METHODS:

In this open-label randomised trial undertaken in 36 tertiary care centres in five countries, we enrolled consenting pregnant women with thrombophilia at increased risk of venous thromboembolism or with previous placenta-mediated pregnancy complications. Eligible participants were randomly allocated in a 1:1 ratio to either antepartum prophylactic dose dalteparin (5000 international units once daily up to 20 weeks' gestation, and twice daily thereafter until at least 37 weeks' gestation) or to no antepartum dalteparin (control group). Randomisation was done by a web-based randomisation system, and was stratified by country and gestational age at randomisation day with a permuted block design (block sizes 4 and 8). At randomisation, site pharmacists (or delegates) received a randomisation number and treatment allocation (by fax and/or e-mail) from the central web randomisation system and then dispensed study drug to the local coordinator. Patients and study personnel were not masked to treatment assignment, but the outcome adjudicators were masked. The primary composite outcome was independently adjudicated severe or early-onset pre-eclampsia, small-for-gestational-age infant (birthweight <10th percentile), pregnancy loss, or venous thromboembolism. We did intention-to-treat and on-treatment analyses. This trial is registered with ClinicalTrials.gov, number NCT00967382, and with Current Controlled Trials, number ISRCTN87441504.

FINDINGS:

Between Feb 28, 2000, and Sept 14, 2012, 292 women consented to participate and were randomly assigned to the two groups. Three women were excluded after randomisation because of ineligibility (two in the antepartum dalteparin group and one in the control group), leaving 146 women assigned to antepartum dalteparin and 143 assigned to no antepartum dalteparin. Some patients crossed over to the other group during treatment, and therefore for on-treatment and safety analysis there were 143 patients in the dalteparin group and 141 in the no dalteparin group. Dalteparin did not reduce the incidence of the primary composite outcome in both intention-to-treat analysis (dalteparin 25/146 [17·1%; 95% CI 11·4-24·2%] vs no dalteparin 27/143 [18·9%; 95% CI 12·8-26·3%]; risk difference -1·8% [95% CI -10·6% to 7·1%)) and on-treatment analysis (dalteparin 28/143 [19·6%] vs no dalteparin 24/141 [17·0%]; risk difference +2·6% [95% CI -6·4 to 11·6%]). In safety analysis, the occurrence of major bleeding did not differ between the two groups. However, minor bleeding was more common in the dalteparin group (28/143 [19·6%]) than in the no dalteparin group (13/141 [9·2%]; risk difference 10·4%, 95% CI 2·3-18·4; p=0·01).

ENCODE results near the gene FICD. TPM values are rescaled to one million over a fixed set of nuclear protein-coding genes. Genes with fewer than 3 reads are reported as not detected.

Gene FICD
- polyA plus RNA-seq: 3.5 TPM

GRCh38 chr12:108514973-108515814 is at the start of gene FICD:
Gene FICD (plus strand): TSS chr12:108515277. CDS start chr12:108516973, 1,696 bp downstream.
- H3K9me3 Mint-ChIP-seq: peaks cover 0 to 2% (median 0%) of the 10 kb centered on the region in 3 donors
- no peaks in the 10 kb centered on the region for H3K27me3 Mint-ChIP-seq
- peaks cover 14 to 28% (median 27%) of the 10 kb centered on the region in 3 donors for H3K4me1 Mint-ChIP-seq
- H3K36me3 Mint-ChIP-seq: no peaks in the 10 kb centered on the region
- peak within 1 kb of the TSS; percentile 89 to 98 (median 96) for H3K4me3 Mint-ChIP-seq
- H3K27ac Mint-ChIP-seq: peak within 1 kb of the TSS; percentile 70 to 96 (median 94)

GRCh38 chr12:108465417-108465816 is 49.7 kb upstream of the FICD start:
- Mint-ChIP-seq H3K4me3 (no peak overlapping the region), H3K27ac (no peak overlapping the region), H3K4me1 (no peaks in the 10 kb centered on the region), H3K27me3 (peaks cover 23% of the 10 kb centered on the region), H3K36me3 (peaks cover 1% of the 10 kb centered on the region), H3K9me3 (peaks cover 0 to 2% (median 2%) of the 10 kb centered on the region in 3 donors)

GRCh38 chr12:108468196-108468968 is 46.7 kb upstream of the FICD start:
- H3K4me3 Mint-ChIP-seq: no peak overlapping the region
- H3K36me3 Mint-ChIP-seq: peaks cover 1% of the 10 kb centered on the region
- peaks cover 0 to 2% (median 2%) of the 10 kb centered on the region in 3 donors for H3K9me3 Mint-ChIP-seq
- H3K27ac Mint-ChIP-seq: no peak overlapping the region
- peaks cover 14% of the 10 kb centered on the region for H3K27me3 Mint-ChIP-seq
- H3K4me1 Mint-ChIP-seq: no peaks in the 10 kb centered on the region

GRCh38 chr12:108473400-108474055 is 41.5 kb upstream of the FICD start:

INTERPRETATION:

Antepartum prophylactic dalteparin does not reduce the occurrence of venous thromboembolism, pregnancy loss, or placenta-mediated pregnancy complications in pregnant women with thrombophilia at high risk of these complications and is associated with an increased risk of minor bleeding.

FUNDING:

Canadian Institutes of Health Research, Heart and Stroke Foundation of Canada, and Pharmacia and UpJohn.

PMID:
25066248
DOI:
10.1016/S0140-6736(14)60793-5
[Indexed for MEDLINE]